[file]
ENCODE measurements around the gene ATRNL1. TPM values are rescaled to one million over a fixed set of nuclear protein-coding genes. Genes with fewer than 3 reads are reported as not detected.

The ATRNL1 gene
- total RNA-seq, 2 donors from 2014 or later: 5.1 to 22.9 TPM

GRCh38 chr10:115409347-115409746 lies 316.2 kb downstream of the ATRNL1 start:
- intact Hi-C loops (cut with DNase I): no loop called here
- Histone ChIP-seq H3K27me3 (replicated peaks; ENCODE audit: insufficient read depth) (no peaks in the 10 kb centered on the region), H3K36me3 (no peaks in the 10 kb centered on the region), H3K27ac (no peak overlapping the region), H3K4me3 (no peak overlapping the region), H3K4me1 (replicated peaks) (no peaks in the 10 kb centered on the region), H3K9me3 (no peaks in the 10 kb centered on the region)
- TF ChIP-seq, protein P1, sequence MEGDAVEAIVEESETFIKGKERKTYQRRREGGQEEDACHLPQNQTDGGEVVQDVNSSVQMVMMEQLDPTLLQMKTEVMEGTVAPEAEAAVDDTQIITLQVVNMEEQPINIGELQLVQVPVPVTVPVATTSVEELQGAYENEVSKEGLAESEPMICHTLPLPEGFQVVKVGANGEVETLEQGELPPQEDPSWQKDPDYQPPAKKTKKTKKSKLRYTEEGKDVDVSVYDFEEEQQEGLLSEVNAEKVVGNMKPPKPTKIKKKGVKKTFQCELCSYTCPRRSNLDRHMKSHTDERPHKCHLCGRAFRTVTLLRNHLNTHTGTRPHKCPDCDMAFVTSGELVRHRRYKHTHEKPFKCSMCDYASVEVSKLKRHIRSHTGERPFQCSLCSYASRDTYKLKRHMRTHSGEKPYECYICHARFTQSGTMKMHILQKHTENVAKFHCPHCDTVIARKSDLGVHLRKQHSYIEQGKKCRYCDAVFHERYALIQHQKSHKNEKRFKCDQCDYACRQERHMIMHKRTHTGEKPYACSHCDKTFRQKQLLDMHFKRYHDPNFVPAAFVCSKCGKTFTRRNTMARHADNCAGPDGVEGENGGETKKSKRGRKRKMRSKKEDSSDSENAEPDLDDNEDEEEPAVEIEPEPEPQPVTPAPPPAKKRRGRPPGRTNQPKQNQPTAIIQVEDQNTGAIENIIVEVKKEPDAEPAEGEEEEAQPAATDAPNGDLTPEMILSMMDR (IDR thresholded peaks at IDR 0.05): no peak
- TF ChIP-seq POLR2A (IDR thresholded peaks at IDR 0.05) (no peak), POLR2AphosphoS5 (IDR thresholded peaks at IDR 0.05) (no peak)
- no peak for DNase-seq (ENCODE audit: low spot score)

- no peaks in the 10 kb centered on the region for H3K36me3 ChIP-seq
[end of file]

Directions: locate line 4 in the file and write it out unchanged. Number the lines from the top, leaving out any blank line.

GRCh38 chr10:115409347-115409746 lies 316.2 kb downstream of the ATRNL1 start: